Very few will understand, care or seek information about the law and how it is applied all they will see is that a man killed his wife, lied about it, buried her body and has been given a non-parole period of six years. I am commenting on this sentence alone and it is not in any way right that a person can kill, admit it and be back on the streets in six years. That’s my opinion.
Respectfully disagree. Here’s why.
Borce Ristevski misled the police (and his family).
He only plead guilty to manslaughter after Justice Christopher Beale ruled that Ristevski’s post-offence conduct could prove that he killed his wife, but that it could not prove murderous intent. As you well know, as a solicitor, evidence of murderous intent must be given for a murder case to proceed. Central to the prosecution’s case were Ristevski’s diabolical actions post his wife’s death. Add these to the lies, deliberate omissions, misleading statements, etc. Pieced together, the prosecution felt that it had a strong case that Ristevski’s post-offence conduct was enough evidence to prove his murderous intent. Justice Beale, however, ruled that his post-offence conduct could not prove murderous intent. This is where he has erred.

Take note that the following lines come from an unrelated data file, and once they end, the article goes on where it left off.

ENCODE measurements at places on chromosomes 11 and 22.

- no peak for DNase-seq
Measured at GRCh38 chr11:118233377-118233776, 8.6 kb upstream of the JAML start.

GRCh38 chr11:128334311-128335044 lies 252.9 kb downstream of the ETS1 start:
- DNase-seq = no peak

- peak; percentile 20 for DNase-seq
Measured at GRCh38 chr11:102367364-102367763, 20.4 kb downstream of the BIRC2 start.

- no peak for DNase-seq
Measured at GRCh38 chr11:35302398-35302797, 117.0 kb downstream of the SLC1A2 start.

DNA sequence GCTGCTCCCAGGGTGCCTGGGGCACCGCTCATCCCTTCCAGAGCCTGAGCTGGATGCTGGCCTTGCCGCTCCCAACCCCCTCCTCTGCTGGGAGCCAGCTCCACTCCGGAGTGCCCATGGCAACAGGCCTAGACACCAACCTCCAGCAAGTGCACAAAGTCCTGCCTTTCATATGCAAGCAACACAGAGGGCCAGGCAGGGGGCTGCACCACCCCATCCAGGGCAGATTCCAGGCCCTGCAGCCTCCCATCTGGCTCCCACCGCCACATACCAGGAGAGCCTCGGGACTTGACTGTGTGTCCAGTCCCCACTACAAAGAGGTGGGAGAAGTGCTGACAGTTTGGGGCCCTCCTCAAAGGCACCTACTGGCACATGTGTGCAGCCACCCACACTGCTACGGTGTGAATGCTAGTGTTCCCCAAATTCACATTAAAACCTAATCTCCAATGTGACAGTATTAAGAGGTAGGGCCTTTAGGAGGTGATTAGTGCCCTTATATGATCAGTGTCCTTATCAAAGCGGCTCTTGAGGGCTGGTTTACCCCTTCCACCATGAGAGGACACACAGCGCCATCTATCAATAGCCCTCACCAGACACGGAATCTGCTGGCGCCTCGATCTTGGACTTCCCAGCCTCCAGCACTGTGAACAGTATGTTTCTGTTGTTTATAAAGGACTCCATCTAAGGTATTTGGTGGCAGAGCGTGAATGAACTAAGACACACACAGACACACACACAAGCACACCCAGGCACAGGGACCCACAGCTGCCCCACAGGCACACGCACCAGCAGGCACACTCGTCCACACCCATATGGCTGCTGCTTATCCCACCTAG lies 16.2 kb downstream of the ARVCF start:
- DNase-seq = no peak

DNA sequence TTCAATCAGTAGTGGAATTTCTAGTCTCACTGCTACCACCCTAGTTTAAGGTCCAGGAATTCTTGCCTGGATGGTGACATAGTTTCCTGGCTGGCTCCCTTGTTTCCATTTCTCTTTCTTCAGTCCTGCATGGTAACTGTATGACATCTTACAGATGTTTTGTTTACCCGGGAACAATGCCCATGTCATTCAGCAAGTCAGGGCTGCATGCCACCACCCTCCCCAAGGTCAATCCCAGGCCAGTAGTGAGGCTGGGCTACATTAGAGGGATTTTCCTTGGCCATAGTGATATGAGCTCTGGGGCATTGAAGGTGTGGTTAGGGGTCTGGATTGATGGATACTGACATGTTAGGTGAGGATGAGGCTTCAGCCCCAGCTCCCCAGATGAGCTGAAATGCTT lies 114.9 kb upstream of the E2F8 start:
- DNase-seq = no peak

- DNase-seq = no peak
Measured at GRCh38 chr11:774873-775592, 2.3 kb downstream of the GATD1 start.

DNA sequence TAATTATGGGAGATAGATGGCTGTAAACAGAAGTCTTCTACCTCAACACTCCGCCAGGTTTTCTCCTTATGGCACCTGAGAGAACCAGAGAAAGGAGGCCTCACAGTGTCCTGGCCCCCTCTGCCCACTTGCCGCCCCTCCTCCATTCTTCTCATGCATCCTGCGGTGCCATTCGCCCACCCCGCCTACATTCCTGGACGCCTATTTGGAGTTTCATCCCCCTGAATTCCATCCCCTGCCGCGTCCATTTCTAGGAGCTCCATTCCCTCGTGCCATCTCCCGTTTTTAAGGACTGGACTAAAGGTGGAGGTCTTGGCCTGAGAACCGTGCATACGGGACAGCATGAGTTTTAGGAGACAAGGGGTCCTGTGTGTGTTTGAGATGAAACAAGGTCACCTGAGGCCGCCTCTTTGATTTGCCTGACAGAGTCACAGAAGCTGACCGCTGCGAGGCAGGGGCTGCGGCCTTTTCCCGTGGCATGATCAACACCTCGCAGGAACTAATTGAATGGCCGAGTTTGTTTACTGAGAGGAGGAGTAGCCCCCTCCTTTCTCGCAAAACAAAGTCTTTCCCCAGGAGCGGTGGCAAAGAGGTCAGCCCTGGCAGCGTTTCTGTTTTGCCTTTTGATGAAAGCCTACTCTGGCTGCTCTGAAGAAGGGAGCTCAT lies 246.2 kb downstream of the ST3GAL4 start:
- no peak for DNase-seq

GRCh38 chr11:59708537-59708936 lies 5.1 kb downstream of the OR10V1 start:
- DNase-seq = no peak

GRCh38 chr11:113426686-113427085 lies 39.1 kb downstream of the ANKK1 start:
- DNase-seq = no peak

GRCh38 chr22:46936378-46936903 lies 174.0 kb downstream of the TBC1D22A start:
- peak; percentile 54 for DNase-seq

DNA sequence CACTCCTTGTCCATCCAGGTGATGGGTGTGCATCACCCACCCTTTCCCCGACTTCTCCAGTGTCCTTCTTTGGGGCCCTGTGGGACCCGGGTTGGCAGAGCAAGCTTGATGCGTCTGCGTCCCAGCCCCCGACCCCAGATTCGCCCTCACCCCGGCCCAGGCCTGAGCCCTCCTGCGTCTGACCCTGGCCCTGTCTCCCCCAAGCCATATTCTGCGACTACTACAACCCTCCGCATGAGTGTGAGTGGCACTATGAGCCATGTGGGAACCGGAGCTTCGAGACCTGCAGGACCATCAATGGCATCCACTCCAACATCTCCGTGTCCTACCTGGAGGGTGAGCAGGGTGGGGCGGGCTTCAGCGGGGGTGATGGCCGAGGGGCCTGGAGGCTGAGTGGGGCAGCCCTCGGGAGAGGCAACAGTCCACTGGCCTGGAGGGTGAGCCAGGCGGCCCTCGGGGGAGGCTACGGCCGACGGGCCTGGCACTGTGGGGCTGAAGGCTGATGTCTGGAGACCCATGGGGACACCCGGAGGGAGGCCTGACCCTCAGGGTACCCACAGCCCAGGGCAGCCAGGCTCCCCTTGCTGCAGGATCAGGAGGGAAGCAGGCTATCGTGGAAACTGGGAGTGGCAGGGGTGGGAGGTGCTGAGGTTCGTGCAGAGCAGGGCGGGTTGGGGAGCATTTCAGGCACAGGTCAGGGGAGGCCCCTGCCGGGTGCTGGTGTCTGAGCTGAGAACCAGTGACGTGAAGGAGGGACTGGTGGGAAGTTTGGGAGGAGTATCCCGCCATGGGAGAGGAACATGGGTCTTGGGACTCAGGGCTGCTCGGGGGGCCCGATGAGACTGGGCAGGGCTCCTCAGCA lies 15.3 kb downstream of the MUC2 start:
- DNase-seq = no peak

In the Baden-Clay case, Baden-Clay was initially convicted of murdering his wife (at this point - different to the Ristevski case). No witnesses to the killing, no injuries identified after the body was discovered (some time later), Baden-Clay’s consistent denials, etc. Nonetheless, he was found guilty. Here is where there is an overlap. The Court of Appeal overturned the murder conviction (and life imprisonment sentence imposed) and reduced it to manslaughter for the exact same reason that Justice Beale ruled in the Ristevski case. That being, that Baden-Clay’s post-offence conduct could only show that he was involved in his wife’s death, but not that he intended to kill her.
Fortunately, the High Court (made up of more ‘formidable’ and ‘intelligent’ judges than Justice Beale) overturned the Court of Appeal’s decision. This set a ‘new and massive precedent’ - namely that post-offence conduct can indeed prove murderous intent. The High Court decision had gargantuan consequences for future trials. Judges needed to read up and correctly interpret this precedent. The Weissensteiner direction may have been available in this case (something @saladin was discussing earlier). In other words, if Ristevski knew something, he should have admitted what he knew. If he was directed by counsel not to say anything/give any evidence, then it should still have been put to the jury to decide whether or not his concealment was evidence of intent. Justice Beale chose to make his own ruling here.